On September 21, 1974 plaintiff Richard Diodato attended a company picnic at the Cooper River Park. This park is a component of the Camden County Park Commission.
On the date in question plaintiff was engaged in various activities, including a softball game. This game was played on a regular ball field in the park which required a reservation and nominal fee paid by plaintiff's employer. Later in the afternoon the activity shifted to a picnic area near a pavilion known as "Saginaw Lodge." Although plaintiff's employer had secured exclusive use of this area for the day by way of reservation, no fee was required.
Sometime around 4:00 p.m. plaintiff and a coemployee participated in some sort of footrace to the edge of the Cooper River, which is located in the center of the park. This race culminated in a dive into the waters of the Cooper River and tragedy.
Plaintiff, who had never been to this park previously, apparently dove enthusiastically into the river without previously observing its condition. In so doing he struck a partially submerged 55-gallon, blue-painted oil drum of the type the Park Commission utilizes for trash cans. The resulting impact knocked plaintiff unconscious. It was later ascertained that he sustained a fracture of his spinal column at C-5. Diodato is presently a quadriplegic as a result of these injuries.
Plaintiff's various allegations against defendant Camden County Park Commission can be distilled into three major theories. First, that the Commission should have posted "no swimming" signs in the area where the accident occurred and distributed some sort of literature warning of the prohibition on swimming. Second, that the Commission did not adequately maintain the premises in question in that it failed to remove the barrel from the river. Third,
that the Park Commission did not promulgate or enforce a policy of prohibition with regard to swimming.
Defendant Park Commission now moves for summary judgment. It asserts that it had no duty with regard to the above allegations by virtue of the immunity provided under the Landowners Liability Act, N.J.S.A. 2A:42A-2 et seq., and the Tort Claims Act, N.J.S.A. 59:1-1 et seq. Plaintiff opposes this motion and further moves to strike the defenses raised by the Park Commission under those statutory provisions.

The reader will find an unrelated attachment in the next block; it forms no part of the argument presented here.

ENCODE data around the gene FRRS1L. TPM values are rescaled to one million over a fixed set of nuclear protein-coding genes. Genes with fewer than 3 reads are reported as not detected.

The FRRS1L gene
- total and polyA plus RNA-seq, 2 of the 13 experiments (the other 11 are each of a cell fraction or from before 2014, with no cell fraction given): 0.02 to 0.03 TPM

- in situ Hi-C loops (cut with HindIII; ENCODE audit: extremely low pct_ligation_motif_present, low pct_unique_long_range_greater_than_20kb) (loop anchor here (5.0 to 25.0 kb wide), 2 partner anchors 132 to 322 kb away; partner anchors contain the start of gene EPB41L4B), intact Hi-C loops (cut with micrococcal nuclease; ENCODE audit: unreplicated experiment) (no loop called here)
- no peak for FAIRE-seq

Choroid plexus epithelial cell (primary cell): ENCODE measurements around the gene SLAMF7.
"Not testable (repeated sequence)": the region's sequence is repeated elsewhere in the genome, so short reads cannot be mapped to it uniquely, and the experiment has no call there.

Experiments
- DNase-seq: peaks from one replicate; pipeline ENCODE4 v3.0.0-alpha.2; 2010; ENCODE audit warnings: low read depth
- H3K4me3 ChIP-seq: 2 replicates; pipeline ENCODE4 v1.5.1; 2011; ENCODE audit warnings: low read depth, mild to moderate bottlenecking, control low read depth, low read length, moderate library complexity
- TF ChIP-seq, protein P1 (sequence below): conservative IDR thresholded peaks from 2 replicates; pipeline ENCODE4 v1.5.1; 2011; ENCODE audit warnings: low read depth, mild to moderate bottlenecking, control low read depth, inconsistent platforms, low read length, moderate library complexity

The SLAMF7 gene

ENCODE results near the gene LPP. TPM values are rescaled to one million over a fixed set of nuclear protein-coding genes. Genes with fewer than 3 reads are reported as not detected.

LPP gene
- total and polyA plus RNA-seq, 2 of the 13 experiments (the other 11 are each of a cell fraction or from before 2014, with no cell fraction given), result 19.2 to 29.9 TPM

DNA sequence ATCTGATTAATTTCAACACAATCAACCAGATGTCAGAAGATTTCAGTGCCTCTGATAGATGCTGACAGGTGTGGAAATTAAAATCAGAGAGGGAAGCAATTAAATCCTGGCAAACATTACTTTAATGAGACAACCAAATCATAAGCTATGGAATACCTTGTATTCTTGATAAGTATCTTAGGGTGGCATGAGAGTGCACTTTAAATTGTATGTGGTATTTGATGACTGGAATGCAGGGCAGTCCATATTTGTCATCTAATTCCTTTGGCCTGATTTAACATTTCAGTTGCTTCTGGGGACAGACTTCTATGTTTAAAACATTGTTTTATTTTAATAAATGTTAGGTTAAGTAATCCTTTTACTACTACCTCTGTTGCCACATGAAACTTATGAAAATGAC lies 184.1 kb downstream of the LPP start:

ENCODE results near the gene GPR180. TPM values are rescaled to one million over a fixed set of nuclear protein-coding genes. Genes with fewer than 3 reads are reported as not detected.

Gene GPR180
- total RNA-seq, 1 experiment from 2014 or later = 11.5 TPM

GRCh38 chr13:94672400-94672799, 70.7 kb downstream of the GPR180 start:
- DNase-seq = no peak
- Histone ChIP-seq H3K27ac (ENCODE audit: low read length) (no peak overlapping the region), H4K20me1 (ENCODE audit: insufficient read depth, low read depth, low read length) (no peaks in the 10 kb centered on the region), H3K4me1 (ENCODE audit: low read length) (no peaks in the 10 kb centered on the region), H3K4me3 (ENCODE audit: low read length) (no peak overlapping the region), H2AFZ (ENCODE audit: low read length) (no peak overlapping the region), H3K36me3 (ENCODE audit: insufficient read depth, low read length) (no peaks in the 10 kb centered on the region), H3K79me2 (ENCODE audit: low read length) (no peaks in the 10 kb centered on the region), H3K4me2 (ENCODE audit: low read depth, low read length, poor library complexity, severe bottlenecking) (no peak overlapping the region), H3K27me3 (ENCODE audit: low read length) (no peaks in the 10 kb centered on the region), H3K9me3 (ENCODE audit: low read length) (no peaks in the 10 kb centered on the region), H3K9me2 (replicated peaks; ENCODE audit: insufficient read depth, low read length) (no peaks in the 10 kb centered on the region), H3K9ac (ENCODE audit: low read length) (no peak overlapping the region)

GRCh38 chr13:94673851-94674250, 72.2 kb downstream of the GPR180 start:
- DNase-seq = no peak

The legal contentions of both parties have been most ably set forth in the lengthy and learned memorandum supplied. These papers raise many issues with regard to the law as it should apply herein and this court will attempt to address each.
At the very outset it must be noted that plaintiff advances two arguments which, if accepted, would defeat the very basis of his adversary's motion. The first of these appears to be that the Tort Claims Act does not apply here because the premises involved were not state-owned. The second argument is that the Tort Claims Act provides a comprehensive and exclusive statement of a public entity's right to immunity.
The meat of defendant's argument for summary judgment on the provisions of the Tort Claims Act is found in N.J.S.A. 59:4-8, 9. Those sections read as follows:
N.J.S.A. 59:4-8. Neither a public entity nor a public employee is liable for an injury caused by a condition of any unimproved public property including but not limited to any natural condition of any lake, stream, bay, river or beach. [Emphasis supplied]
N.J.S.A. 59:4-9. Neither a public entity nor a public employee is liable for any injury caused by a condition of the unimproved and unoccupied portions of the tidelands and submerged lands, and the beds of navigable rivers, streams, lakes, bays, estuaries, inlets and straits owned by the State. [Emphasis supplied]
Clearly these two sections are intended to apply to two different situations. This is borne out by the titles given to
each. N.J.S.A. 59:4-8 is entitled "Condition of unimproved public property-immunity," and N.J.S.A. 59:4-9 "Unimproved and unoccupied portions of certain lands -- immunity." The first section outlines immunity given a "public entity" when injury is caused by certain conditions of unimproved public property. The second section provides blanket immunity for injury caused by a condition of certain enumerated waterways and lands owned by the State.
To the extent that N.J.S.A. 59:4-9 explicitly applies to state-owned premises, plaintiff's contention is well founded. However, it is clear that a fair reading of N.J.S.A. 59:4-8 would indicate its application to public entities generally. This position is supported by the fact that the Tort Claims Act as a whole has often been applied to public entities other than the State and that the phrase "public entity," without further limitation, is intended to apply to "the State, and any county, municipality, district, public authority, public agency, and any other political subdivision or public body in the State." N.J.S.A. 59:1-3.
As to plaintiff's contention that the Tort Claims Act provides the exclusive grounds for a public entity's right to immunity, this court feels that N.J.S.A. 59:2-1(b) and Trimblet v. State , 156 N.J. Super. 291 (App. Div. 1977), are dispositive authority for applying the provisions of the Landowner's Liability Act to public entities, where warranted by the facts. N.J.S.A. 59:2-1(b) specifically reserves to public entities any defenses that are available to private persons. In Trimblet the Appellate Division specifically held that the Tort Claims Act ...